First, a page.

Achieving Authenticity in Marriage

The ability to be fully known and fully loved provides a safe environment like none other. Every person craves the ability to be truly authentic with one other individual in life.

Marriage is the God-given environment in which we should be able to be completely exposed and yet surprisingly accepted.

We are told from an early age to put our best foot forward. Our culture implicitly teaches relationships built upon conditional acceptance. We fear that if someone really knew us, there would be little to no chance of them actually loving us. This type of thinking leads us to portray some type of exhausting facade hoping to be approved. 

If you live your entire life pretending to be someone you are not in hopes of being loved by someone you have fooled, you have lived a never-ending treadmill of relational turmoil. To achieve authenticity within your marriage, you let your guards down and expose yourself to your spouse where they really get to know you. While you may think that someone getting to know you might create relational distance, quite the opposite is true. If your spouse knows you and still sticks around, there is an emboldening freedom like none other.

You are known and actually loved despite it.

This type of marriage provides the suitable help your soul has been craving. You know you need assistance in life, and being authentic confesses that reality. Being authentic means that you know where each of you needs help. When your awareness meets your willingness, you are primed to remove the lonely designator from your spouse.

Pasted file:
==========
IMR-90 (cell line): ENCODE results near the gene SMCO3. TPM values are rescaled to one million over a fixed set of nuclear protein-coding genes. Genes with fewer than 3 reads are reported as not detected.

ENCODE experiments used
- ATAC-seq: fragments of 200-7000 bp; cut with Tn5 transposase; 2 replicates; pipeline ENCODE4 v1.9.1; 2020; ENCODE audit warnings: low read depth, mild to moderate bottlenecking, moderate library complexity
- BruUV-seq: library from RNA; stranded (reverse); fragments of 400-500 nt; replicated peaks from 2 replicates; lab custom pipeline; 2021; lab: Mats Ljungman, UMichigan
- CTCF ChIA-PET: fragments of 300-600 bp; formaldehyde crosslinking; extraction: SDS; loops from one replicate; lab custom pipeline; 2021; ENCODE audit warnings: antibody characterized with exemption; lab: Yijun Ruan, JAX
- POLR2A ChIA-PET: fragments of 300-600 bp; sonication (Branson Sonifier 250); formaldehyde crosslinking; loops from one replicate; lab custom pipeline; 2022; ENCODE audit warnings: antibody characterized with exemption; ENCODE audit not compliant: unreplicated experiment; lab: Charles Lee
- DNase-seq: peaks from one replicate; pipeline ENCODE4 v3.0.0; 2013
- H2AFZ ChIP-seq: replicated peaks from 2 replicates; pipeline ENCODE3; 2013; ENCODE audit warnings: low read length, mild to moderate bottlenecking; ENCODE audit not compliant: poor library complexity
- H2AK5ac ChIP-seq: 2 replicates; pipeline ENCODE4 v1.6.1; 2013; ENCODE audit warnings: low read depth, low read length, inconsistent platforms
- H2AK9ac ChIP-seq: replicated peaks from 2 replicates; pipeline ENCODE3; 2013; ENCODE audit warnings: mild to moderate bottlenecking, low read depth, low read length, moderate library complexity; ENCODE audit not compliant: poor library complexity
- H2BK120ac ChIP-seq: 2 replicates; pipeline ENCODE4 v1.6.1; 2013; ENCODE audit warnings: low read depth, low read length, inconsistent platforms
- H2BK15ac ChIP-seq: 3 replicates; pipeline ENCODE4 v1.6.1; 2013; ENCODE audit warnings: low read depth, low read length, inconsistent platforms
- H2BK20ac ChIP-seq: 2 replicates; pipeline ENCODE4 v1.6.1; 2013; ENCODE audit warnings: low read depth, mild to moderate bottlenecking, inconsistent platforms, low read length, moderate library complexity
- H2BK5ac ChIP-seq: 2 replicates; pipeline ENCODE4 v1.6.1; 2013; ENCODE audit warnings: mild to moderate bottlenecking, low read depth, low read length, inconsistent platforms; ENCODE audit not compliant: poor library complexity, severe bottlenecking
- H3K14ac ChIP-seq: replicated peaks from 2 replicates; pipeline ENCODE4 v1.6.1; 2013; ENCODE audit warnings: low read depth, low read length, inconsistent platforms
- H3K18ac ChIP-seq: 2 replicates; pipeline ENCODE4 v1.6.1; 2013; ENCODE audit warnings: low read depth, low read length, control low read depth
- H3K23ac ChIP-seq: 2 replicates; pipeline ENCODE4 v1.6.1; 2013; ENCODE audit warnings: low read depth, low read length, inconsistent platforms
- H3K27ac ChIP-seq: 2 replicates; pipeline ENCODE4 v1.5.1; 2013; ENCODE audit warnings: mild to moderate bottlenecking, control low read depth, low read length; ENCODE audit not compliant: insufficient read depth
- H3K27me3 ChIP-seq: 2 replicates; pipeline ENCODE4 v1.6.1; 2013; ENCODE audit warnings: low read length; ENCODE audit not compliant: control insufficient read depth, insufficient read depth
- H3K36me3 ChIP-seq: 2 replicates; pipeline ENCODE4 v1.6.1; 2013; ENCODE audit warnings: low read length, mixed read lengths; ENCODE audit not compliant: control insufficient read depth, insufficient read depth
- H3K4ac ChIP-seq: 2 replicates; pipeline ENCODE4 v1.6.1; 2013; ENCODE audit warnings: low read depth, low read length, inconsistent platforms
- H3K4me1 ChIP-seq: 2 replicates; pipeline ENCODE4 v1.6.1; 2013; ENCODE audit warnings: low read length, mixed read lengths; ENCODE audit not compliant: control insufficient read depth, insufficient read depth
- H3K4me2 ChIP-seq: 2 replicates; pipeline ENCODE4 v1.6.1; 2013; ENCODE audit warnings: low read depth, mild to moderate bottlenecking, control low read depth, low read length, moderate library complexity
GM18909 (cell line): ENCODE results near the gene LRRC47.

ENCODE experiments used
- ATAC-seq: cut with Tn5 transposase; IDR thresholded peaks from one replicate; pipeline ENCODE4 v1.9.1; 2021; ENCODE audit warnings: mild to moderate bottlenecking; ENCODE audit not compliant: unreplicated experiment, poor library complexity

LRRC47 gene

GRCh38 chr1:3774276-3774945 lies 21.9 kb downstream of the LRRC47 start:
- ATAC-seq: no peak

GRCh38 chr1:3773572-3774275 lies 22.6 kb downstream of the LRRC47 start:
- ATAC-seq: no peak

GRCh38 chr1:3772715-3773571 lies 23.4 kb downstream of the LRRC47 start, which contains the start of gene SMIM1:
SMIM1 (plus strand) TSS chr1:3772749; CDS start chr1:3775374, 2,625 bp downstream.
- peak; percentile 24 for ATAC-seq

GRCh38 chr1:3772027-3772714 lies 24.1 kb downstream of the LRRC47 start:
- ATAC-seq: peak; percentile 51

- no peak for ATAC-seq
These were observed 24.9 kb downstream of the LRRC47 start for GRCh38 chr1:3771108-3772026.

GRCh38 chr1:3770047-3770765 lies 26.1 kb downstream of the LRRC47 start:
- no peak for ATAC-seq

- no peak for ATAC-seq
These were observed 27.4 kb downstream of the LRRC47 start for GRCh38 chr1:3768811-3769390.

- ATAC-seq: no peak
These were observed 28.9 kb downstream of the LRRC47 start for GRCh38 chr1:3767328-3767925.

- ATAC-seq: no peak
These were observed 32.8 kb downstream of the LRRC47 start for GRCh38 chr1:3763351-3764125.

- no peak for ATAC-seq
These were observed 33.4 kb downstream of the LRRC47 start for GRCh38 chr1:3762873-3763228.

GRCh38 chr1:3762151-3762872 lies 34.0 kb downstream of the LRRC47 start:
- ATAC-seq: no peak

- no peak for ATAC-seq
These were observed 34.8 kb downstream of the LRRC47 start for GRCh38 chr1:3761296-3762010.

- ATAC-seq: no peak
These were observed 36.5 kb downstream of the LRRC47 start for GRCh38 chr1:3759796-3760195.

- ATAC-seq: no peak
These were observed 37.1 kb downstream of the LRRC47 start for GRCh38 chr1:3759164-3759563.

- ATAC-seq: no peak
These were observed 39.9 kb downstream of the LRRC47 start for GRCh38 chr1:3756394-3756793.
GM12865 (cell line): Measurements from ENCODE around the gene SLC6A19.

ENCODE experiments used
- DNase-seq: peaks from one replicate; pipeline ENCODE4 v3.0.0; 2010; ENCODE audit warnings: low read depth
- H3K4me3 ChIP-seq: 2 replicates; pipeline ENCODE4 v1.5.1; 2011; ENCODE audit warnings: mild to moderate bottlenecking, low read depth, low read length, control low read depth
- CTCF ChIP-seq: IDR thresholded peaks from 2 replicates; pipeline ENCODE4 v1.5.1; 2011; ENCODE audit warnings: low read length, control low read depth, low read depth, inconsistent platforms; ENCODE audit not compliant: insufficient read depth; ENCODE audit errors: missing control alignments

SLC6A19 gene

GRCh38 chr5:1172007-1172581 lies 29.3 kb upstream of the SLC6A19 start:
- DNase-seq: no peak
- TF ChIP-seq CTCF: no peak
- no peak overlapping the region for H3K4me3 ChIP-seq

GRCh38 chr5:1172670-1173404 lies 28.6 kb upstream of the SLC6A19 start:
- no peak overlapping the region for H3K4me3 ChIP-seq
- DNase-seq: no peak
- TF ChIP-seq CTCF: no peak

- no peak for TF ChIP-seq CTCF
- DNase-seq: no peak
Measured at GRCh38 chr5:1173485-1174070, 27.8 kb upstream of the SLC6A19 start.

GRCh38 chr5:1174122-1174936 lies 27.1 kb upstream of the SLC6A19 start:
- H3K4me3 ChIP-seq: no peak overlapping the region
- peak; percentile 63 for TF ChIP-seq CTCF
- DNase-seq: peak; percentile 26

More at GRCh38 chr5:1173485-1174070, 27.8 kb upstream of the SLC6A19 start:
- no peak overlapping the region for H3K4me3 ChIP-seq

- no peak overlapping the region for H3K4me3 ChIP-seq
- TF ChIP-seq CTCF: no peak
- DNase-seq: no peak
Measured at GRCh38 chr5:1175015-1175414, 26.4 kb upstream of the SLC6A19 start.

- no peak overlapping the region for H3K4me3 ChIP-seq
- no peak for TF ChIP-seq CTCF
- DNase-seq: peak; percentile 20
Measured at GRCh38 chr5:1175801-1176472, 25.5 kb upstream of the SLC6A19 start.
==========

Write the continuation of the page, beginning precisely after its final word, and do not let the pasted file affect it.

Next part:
Marriage is meant to be a place where you can share your highs and your lows. You should feel safe to share when you’ve fallen without fear of being kicked while you are down. You should be able to express your fears with the hope of hearing reassuring encouragement. You should eagerly share your craziest wishes without worrying about being discouraged. 

You should work to create an environment within your home as a place where you can be really you and really accepted.

The roadblocks to this type of intimacy are distrust or displacement.

Distrust is a common reaction when people disappoint us. Whenever we are hurt, we are hesitant to open up again. Your spouse or anyone of significance can cause such pain, that it causes you to hide emotionally from being vulnerable again. If you refuse to be known, you will never know the power of being loved fully. 

Displacement can rob us of authenticity because it gives to someone else what belongs to your spouse. If someone knows you better than your partner, you are giving someone greater emotional access than the one intended to share that level of connection with you. True intimacy within marriage is when no one shares any connection deeper than the spouse.

Authenticity doesn’t happen just because you share vows together. It takes studying each other. It requires serving each other. When hurt, you have to work harder to stay known rather than reverting to covering up. If marriage is meant to address our helpless and alone state, we must work hard to maintain the authenticity God gifted us through marriage.